An overwhelming majority of the Burlington City Council supported a resolution Monday that asks Gov. Phil Scott and Vermont's congressional delegation to "do everything in their power to" suspend F-35 training flights during the coronavirus pandemic.
The resolution — which was sponsored by all six Progs and Sarah Carpenter, a Democrat — asks the powers-that-be to reassign Vermont Air National Guard members from F-35 flights to coronavirus response efforts "to reduce additional anxiety for our residents during this global emergency."
It passed 11 to 1, with Councilor Ali Dieng (I-Ward 7) casting the lone no vote. The council met via videconference.
"It's been clear that the community is incredibly stressed by these planes at this time," said Councilor Perri Freeman (P-Central District), the resolution's lead sponsor. "It's not meant to be impolite or create problems; I think it's really just honestly addressing a pretty straightforward concern that many, many people [have]."
The resolution was pared down from a version that Freeman first proposed on Friday. That draft was an exact copy of a letter that F-35 opponents sent to Scott in late March and cross-posted to Change.org. It asked the governor to direct Guard members to build homes for the homeless, deliver food to vulnerable Vermonters and bring medical supplies to hospitals during the crisis.
As of Friday afternoon, the petition had just 536 supporters; by Monday, some 1,536 had signed.
158th Fighter Wing Commander Col. David Shevchik told Seven Days on Friday that the Guard's federal F-35 mission can continue without detracting from the state COVID-19 efforts. Scott agreed, writing in a letter to F-35 opponents that the fighter jet mission is vital.
The new resolution is still directed at Scott but is also addressed to Sens. Bernie Sanders (I-Vt.) and Patrick Leahy (D-Vt.) and Rep. Peter Welch (D-Vt.). It emphasizes that Vermonters are affected by the jets' "intense noise" while they abide by the governor's stay-home order, which Scott extended to May 15 last week.
Dieng, however, proposed an amended resolution that would ask Scott to reduce the jets' flights by half while increasing the Guard's "good efforts in mitigating the impact of COVID-19." Dieng argued that it's pointless to petition the governor for something he has already shot down.
"We are a small state. We have a governor who is trying so hard to mitigate this outbreak in our communities and also throughout the state," he said. "I think we need to ask nicely, as these amendments are doing."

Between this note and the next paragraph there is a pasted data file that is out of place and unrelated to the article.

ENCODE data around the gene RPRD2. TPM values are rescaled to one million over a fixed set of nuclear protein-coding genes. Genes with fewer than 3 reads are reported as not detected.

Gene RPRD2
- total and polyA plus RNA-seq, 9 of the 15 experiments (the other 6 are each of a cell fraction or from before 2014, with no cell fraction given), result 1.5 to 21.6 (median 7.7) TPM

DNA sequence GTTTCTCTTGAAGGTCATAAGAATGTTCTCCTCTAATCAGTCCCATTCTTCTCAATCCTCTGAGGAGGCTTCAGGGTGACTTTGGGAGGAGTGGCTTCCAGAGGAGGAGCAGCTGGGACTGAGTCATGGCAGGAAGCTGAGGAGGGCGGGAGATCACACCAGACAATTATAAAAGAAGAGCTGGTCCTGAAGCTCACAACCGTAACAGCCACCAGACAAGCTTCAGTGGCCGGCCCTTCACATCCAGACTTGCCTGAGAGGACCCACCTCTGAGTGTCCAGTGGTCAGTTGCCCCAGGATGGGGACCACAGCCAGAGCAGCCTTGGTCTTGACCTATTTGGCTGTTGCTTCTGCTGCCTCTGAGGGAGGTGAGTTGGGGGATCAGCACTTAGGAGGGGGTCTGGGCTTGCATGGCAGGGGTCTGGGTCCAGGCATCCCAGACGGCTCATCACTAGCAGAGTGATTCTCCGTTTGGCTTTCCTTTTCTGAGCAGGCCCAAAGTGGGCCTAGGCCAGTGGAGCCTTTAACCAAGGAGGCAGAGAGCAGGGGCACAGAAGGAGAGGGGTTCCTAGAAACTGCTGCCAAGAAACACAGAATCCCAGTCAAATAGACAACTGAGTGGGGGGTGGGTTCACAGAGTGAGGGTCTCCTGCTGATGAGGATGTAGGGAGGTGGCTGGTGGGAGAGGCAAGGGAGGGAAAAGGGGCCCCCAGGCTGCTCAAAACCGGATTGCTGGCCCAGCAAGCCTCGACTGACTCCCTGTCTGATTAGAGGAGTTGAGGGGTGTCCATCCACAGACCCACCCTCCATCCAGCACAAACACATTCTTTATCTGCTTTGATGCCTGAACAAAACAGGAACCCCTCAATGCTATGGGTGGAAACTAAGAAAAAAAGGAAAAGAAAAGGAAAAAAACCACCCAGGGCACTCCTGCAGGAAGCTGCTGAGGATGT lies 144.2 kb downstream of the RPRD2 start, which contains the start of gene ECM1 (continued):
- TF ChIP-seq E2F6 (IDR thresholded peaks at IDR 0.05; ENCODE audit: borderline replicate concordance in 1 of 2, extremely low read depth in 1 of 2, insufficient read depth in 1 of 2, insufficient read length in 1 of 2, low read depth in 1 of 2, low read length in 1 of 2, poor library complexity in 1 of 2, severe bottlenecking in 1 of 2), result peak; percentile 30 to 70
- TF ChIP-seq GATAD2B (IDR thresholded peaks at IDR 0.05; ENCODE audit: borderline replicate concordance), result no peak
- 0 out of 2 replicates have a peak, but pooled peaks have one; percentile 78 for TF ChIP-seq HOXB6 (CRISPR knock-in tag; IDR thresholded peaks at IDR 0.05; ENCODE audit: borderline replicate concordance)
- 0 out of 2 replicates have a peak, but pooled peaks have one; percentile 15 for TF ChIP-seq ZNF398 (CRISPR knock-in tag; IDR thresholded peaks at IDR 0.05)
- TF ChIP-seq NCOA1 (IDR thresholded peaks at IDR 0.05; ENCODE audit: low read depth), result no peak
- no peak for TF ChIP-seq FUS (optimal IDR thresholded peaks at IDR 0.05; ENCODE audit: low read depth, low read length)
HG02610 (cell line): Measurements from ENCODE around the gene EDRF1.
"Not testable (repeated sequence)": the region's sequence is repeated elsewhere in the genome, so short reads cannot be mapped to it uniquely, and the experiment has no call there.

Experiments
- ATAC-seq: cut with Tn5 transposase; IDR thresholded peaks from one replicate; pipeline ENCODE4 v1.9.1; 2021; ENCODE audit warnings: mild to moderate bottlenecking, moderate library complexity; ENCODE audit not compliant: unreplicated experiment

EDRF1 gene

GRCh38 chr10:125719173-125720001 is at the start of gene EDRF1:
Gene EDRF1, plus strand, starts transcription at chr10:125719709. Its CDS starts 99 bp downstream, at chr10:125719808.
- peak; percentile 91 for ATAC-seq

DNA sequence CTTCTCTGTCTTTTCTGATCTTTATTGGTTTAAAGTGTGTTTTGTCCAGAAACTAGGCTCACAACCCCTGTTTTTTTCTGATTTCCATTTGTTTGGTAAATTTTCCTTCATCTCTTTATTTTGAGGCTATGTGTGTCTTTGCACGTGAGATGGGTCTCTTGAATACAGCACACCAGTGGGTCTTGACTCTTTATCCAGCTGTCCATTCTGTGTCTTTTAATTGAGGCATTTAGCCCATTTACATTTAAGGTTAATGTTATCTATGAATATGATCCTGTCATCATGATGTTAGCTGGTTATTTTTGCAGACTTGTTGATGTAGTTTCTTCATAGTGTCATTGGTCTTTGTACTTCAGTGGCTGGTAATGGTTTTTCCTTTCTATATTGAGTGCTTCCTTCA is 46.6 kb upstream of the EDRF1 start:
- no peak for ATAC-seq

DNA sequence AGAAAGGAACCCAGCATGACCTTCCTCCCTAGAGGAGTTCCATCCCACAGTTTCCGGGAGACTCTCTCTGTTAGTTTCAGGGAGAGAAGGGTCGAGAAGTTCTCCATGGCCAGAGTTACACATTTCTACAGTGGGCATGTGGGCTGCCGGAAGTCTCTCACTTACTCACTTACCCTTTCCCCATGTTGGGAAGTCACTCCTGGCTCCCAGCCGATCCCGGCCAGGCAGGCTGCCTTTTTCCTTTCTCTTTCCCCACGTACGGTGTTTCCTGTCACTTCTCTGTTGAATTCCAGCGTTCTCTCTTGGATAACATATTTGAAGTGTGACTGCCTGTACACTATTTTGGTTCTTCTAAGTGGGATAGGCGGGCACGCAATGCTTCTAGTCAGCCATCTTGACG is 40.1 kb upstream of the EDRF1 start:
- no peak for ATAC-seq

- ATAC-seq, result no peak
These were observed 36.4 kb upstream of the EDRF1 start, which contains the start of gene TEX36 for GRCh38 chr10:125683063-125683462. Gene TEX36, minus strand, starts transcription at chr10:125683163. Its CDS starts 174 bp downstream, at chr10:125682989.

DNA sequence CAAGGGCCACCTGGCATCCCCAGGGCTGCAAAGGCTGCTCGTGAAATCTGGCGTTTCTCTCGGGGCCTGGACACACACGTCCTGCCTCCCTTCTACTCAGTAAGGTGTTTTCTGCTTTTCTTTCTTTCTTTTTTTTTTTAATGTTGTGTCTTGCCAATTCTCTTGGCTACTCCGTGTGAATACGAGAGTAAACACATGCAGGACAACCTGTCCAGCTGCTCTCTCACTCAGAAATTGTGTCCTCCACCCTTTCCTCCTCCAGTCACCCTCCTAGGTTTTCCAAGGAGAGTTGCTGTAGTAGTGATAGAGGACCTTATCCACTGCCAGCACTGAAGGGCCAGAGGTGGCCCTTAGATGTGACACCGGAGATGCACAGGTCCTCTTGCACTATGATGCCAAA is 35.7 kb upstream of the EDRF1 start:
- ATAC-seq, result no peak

Dieng's amendment failed 9 to 3, with Councilors Joan Shannon (D-South District) and Chip Mason (D-Ward 5) also voting in favor.
The Burlington City Council on Monday
Councilor Jack Hanson (P-East District) said the pandemic presents a unique opportunity to ask higher-ups to address jet noise. "There is more willingness for folks to listen," he said. Newcomer Carpenter (D-Ward 4) said it's important to remember that the ask is temporary during a time of "significant stress."
About a dozen people who called into the meeting's public forum agreed. Lucy Gluck told councilors that Burlingtonians need quiet places to recover from COVID-related stress.
"I've had three, at least three times in the last two weeks that I've been out walking and had the jets go crashing over my head, just screaming over my head, and it's unacceptable," Gluck said. "Citizens of Burlington voted and said no to the basing of these jets, and the very least we can do right now is to say we're in a highly stressful time. We need people to protect their health and their sanity."
Drew Schatzer, who is homeschooling his child, pleaded: "Stick up for us. You're our only hope."
But not everyone agreed the jets should stop flying. Dale Tillotson urged the councilors "to rip this BS resolution up" and focus instead on removing graffiti downtown. Callers Rick Bassett and Amy Magyar said keeping F-35s in flight ensures that airmen are prepared to respond to emergencies, coronavirus-related or otherwise.
Freeman countered that the U.S. is "heavily invested in military apparatus right now" and said halting F-35 practice flights wouldn't "change our capacity to defend ourselves."
"The noise and the stress is actually more of a concern for public health," Freeman added.